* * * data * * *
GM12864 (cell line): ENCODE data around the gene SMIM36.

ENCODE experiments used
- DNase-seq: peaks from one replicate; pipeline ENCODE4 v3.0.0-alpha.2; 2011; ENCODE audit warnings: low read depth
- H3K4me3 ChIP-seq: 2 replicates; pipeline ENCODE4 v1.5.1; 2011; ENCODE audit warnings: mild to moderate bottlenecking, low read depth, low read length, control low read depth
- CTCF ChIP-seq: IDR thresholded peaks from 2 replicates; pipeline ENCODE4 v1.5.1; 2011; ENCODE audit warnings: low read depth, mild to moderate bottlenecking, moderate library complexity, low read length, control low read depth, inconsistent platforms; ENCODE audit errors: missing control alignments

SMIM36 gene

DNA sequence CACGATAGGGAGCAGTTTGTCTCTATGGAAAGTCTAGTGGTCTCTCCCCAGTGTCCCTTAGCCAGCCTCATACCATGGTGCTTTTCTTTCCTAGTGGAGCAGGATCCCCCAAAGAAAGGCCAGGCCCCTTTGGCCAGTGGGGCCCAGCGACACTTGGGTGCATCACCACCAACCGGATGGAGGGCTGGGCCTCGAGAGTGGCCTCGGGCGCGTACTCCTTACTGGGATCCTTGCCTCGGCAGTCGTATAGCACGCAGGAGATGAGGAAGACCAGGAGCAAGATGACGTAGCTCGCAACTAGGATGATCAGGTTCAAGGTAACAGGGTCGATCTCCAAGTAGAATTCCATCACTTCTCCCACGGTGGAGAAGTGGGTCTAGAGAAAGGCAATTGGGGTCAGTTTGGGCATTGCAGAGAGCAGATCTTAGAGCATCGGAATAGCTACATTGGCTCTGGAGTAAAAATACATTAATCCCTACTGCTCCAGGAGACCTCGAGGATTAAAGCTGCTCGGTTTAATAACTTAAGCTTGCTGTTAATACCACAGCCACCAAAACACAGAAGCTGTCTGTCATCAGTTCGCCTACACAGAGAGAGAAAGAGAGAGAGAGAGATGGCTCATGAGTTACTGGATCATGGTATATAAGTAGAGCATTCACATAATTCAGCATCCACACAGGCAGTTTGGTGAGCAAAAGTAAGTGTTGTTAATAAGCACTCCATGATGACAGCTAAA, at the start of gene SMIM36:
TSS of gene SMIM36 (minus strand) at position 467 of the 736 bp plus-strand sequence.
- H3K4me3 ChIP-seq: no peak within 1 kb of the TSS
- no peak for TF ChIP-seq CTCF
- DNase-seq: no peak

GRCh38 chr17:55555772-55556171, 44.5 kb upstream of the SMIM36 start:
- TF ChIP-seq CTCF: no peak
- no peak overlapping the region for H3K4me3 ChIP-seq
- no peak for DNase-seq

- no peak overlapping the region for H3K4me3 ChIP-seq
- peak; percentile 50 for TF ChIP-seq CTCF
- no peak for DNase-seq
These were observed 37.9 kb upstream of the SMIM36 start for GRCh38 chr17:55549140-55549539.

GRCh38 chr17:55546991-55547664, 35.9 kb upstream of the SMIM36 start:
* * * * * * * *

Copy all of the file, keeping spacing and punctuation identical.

GM12864 (cell line): ENCODE data around the gene SMIM36.

ENCODE experiments used
- DNase-seq: peaks from one replicate; pipeline ENCODE4 v3.0.0-alpha.2; 2011; ENCODE audit warnings: low read depth
- H3K4me3 ChIP-seq: 2 replicates; pipeline ENCODE4 v1.5.1; 2011; ENCODE audit warnings: mild to moderate bottlenecking, low read depth, low read length, control low read depth
- CTCF ChIP-seq: IDR thresholded peaks from 2 replicates; pipeline ENCODE4 v1.5.1; 2011; ENCODE audit warnings: low read depth, mild to moderate bottlenecking, moderate library complexity, low read length, control low read depth, inconsistent platforms; ENCODE audit errors: missing control alignments

SMIM36 gene

DNA sequence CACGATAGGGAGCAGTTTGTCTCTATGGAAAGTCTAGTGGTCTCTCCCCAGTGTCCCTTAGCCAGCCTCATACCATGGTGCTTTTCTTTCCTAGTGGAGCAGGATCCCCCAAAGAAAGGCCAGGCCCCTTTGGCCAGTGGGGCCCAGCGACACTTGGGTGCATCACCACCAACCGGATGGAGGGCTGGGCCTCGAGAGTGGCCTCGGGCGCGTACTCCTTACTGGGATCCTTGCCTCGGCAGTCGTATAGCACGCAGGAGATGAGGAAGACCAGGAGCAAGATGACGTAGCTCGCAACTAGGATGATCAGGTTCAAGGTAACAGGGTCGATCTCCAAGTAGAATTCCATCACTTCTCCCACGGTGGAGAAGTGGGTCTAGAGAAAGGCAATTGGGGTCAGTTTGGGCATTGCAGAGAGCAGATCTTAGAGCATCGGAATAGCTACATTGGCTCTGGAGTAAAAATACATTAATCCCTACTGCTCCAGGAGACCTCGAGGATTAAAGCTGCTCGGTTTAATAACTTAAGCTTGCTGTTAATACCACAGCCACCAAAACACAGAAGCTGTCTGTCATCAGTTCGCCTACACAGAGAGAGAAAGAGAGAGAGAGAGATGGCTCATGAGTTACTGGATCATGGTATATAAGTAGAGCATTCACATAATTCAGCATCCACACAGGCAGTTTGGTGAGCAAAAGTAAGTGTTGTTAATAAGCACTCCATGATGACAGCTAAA, at the start of gene SMIM36:
TSS of gene SMIM36 (minus strand) at position 467 of the 736 bp plus-strand sequence.
- H3K4me3 ChIP-seq: no peak within 1 kb of the TSS
- no peak for TF ChIP-seq CTCF
- DNase-seq: no peak

GRCh38 chr17:55555772-55556171, 44.5 kb upstream of the SMIM36 start:
- TF ChIP-seq CTCF: no peak
- no peak overlapping the region for H3K4me3 ChIP-seq
- no peak for DNase-seq

- no peak overlapping the region for H3K4me3 ChIP-seq
- peak; percentile 50 for TF ChIP-seq CTCF
- no peak for DNase-seq
These were observed 37.9 kb upstream of the SMIM36 start for GRCh38 chr17:55549140-55549539.

GRCh38 chr17:55546991-55547664, 35.9 kb upstream of the SMIM36 start: